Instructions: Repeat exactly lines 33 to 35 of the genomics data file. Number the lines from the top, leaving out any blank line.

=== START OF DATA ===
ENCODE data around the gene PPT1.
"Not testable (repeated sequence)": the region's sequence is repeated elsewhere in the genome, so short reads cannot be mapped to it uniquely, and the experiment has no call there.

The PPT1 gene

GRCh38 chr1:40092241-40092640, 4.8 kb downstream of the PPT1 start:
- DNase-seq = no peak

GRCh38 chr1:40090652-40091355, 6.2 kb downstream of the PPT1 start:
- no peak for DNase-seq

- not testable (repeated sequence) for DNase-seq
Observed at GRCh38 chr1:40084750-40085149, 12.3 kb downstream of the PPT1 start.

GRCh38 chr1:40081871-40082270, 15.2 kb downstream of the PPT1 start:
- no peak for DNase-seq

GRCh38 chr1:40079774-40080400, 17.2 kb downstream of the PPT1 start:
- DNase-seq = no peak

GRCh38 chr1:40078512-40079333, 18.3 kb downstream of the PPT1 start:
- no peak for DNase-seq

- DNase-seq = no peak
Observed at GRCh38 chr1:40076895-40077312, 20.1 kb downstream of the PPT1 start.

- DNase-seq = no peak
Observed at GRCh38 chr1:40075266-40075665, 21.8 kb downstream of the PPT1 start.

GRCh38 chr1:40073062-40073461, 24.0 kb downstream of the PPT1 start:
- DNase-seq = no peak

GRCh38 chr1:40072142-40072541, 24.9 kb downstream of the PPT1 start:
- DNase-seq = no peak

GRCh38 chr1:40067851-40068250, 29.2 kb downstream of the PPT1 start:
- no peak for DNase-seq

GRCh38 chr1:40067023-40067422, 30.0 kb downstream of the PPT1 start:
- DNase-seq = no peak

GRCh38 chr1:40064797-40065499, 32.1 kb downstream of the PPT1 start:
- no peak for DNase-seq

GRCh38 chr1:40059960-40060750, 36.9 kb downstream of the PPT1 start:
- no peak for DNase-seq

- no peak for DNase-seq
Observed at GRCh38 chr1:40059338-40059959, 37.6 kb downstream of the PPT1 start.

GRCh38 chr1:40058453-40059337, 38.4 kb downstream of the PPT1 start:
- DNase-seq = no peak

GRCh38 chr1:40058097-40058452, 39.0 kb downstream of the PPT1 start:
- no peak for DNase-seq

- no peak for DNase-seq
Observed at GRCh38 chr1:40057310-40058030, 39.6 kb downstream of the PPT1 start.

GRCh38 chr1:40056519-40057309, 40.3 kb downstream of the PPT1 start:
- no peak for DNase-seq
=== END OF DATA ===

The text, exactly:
Observed at GRCh38 chr1:40059338-40059959, 37.6 kb downstream of the PPT1 start.

GRCh38 chr1:40058453-40059337, 38.4 kb downstream of the PPT1 start:
- DNase-seq = no peak